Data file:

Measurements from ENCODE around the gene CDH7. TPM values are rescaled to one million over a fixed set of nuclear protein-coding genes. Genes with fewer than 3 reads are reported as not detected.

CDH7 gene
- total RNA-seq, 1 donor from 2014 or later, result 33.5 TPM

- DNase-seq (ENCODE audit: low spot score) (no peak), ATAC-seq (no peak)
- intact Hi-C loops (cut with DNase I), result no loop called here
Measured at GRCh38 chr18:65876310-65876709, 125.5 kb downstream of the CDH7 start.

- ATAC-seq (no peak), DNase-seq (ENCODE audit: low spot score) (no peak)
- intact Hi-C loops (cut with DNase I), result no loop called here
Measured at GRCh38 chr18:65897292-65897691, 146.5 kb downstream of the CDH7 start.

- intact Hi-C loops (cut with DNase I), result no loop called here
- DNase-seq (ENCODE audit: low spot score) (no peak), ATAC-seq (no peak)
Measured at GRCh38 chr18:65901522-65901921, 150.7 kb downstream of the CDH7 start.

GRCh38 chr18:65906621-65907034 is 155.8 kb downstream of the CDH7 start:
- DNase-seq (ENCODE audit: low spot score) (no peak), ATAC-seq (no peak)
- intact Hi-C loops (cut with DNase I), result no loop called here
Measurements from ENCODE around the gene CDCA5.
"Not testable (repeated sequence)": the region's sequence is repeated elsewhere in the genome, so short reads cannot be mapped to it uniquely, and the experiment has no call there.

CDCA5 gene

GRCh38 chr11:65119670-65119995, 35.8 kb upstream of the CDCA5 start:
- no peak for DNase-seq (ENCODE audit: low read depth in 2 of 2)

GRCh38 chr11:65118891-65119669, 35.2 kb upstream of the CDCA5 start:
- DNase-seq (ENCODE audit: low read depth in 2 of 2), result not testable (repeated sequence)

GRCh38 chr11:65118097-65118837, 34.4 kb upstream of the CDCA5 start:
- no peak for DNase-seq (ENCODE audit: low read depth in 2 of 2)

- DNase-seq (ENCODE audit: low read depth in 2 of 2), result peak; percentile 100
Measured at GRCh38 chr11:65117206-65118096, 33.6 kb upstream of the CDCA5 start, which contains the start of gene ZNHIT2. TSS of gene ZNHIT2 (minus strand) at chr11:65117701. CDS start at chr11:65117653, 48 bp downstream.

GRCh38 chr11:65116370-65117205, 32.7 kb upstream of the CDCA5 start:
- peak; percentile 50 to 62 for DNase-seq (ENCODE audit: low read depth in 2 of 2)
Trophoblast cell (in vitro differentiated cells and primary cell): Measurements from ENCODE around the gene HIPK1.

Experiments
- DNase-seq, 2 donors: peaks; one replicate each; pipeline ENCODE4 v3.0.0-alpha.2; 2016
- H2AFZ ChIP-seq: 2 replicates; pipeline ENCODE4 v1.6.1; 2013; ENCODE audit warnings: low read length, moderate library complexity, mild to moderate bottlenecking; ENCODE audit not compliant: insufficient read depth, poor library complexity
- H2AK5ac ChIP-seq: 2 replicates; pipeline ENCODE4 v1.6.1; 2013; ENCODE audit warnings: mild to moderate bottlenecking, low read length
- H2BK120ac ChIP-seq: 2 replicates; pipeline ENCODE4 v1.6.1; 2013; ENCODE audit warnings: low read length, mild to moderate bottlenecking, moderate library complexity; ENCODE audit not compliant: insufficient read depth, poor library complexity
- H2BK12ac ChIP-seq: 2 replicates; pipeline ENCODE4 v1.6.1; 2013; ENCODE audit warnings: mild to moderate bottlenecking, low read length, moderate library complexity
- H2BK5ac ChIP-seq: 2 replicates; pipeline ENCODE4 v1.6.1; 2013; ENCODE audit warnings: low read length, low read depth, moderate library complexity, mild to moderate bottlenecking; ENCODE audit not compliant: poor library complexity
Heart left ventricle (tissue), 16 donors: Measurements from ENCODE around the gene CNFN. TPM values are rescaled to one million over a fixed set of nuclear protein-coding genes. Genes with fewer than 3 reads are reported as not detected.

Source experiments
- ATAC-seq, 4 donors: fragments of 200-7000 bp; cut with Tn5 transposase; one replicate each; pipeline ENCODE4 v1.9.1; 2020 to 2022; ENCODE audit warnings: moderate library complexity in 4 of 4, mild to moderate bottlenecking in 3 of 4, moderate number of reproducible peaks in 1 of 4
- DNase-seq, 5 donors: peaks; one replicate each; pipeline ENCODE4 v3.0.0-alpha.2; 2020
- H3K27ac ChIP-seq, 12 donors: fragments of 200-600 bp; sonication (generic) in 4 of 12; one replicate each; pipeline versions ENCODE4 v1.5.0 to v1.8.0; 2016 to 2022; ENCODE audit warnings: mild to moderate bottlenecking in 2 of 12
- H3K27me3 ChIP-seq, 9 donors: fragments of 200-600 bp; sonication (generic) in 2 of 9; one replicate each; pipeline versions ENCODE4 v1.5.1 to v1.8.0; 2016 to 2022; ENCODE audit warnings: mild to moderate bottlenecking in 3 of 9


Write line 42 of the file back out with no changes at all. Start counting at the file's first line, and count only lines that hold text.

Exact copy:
- H3K27me3 ChIP-seq, 9 donors: fragments of 200-600 bp; sonication (generic) in 2 of 9; one replicate each; pipeline versions ENCODE4 v1.5.1 to v1.8.0; 2016 to 2022; ENCODE audit warnings: mild to moderate bottlenecking in 3 of 9